Beer by Design
The Art of Good Beer Branding
by Pete Brown
About The Book
Ask any beer lover why they choose the beers they drink, and they’ll tell you it’s all about the taste. That may be true, but you need to see a beer and order it before you can find out what it tastes like.
In this lavishly illustrated book, acclaimed beer writer Pete Brown traces the history of beer label design back to the UK’s first-ever trade mark and beyond. He explores the conventions of successful beer design (and how they are now being shattered) and explains the tricks and secrets of successful design in a compelling and highly readable narrative.
While the book majors on beautifully crafted beer designs, it also tells the story of beer design, labelling and packaging from when it really took off as a discipline in the late nineteenth century until the present day.
In Great Britain, the trademark registration act was passed in 1875. Formally from the next year, the British Patent Office began work and the first trademark was registered by the Bass company.
More recently, one of the main sources of craft beer’s appeal is that people working in open-plan offices and pointless, soul-destroying jobs can live vicariously through the achievements of others.
Pete Brown talks about some of the reasons behind writing Beer by Design and explores some of the themes and ideas within the book.
This video was recorded for IMBIBE magazine and more details can be found here; https://imbibe.com/authors/pete-brown/
1 A Quick History of Beer Branding
2 How Branding Works
3 Brand Architecture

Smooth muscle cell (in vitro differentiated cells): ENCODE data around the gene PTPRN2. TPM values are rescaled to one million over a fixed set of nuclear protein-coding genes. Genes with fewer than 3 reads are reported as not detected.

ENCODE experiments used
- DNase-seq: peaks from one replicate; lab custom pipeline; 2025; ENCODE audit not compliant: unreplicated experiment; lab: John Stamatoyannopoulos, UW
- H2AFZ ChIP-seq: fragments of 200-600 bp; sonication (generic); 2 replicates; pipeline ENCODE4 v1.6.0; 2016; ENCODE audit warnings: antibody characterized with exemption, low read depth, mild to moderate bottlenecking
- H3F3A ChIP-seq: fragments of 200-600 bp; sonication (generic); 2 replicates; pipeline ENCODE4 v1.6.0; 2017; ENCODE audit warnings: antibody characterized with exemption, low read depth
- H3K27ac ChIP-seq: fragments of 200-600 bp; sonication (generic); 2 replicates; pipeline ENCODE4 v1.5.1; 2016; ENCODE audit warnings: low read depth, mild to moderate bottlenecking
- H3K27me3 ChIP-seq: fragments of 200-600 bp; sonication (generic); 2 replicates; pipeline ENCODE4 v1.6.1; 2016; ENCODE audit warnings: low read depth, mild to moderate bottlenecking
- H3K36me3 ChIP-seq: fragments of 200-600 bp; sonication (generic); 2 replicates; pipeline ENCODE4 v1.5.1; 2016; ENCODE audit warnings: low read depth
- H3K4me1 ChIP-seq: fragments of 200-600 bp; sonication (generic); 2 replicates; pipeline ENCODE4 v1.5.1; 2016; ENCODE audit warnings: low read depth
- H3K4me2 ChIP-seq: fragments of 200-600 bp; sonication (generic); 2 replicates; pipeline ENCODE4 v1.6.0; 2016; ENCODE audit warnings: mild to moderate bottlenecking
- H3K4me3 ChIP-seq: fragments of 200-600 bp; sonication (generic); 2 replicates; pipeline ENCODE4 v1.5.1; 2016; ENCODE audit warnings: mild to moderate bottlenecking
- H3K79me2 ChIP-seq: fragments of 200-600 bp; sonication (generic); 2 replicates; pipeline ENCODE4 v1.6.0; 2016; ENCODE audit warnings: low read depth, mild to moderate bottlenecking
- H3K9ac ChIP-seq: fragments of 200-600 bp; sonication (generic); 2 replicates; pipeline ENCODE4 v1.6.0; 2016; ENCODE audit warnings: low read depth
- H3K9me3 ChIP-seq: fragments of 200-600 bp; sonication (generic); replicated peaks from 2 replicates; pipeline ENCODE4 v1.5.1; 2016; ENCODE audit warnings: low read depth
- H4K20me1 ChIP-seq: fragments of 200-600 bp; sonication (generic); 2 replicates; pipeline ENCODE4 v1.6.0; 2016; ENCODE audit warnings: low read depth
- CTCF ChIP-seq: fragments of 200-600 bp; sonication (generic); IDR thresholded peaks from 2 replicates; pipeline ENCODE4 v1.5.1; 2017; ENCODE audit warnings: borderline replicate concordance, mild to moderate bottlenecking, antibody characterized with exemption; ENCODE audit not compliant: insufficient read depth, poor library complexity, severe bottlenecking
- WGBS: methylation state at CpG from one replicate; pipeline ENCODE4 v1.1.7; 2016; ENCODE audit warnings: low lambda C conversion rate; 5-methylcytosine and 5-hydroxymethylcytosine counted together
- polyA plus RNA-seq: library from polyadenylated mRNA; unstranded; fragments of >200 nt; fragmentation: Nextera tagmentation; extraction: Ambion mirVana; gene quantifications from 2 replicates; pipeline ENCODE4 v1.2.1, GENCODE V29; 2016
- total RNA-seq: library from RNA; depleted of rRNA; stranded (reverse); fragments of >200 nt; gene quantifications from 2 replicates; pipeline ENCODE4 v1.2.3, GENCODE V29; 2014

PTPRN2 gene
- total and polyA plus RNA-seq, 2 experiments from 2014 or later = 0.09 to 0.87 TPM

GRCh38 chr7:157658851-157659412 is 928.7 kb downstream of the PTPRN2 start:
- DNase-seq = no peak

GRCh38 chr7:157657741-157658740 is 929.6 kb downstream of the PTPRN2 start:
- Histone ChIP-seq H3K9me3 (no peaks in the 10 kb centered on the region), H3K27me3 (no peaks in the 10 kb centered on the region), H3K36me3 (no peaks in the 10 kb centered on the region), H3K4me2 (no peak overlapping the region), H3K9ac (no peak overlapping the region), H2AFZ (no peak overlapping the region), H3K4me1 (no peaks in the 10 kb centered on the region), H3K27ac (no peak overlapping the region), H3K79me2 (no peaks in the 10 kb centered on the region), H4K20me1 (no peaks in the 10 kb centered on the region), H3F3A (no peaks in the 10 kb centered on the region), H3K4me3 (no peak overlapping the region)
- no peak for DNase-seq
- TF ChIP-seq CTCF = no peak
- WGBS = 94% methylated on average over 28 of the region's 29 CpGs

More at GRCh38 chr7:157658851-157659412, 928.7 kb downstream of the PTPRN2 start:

4 Lettering and Typography
5 Logos and Names
6 Visual Identity
7 Beneath the Label
8 Beyond the Label
9 The Beer Design Hall of Fame
Does anyone still say ‘Don’t judge a book by its cover?’ Because everyone does that, really, and I’m not sure why we were ever advised not to. How else do you get from walking into a shop that stocks 45,000 titles, to browsing a handful, picking a few up, and hopefully taking one or two of them to the till? Book covers are carefully designed to convey the type of book contained within, to follow category norms that say ‘This is a thriller’, or
‘This is a romance’. If you’re reading this after being attracted to the cover in a bookshop and picking it up, thank you.
I guess some aspect of the cover design worked here too. I’ve never heard anyone say ‘Don’t judge a record by its sleeve’. I have records in my collection that I bought entirely because of the sleeve design, having never heard the songs contained within. There were cues and clues in the artwork, or the lettering. Maybe I recognised the designer and knew the kinds of bands they worked with? Or maybe I just intuited the style of music because
I already have loads of records in a genre I love and which have similar typefaces or artwork. Think about the last time you were in a shop or supermarket, and you picked up a brand you’d neither seen nor heard of before. What was it that stood out? What was it that suggested – probably in a fraction of a second – that this might be something that was right for you?
A well-executed sense of place works just as well for visitors as it does for the locals. Foreign tourists and British beer aficionados are both as likely as each other to ask for ‘the local beer’ when visiting a place for the first time because it is part of the experience of being there.
The idea of the beer can as art is synonymous with craft beer in the 2020s. Visit a bottle shop and you can lose yourself in a sea of abstract impressionism.
Animals may be mythical creatures evoking some kind of symbolism from legend, such as dragons or great sea monsters signifying strength and power. More often, in rural areas animals that are notable to the local area tie the beer to its location.
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